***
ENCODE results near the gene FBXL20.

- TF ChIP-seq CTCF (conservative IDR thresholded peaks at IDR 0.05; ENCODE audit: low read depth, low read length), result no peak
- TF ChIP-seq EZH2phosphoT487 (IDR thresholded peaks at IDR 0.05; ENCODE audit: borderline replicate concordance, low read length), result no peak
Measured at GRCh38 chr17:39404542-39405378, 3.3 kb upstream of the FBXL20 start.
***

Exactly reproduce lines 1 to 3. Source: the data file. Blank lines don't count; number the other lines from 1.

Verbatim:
ENCODE results near the gene FBXL20.

- TF ChIP-seq CTCF (conservative IDR thresholded peaks at IDR 0.05; ENCODE audit: low read depth, low read length), result no peak
- TF ChIP-seq EZH2phosphoT487 (IDR thresholded peaks at IDR 0.05; ENCODE audit: borderline replicate concordance, low read length), result no peak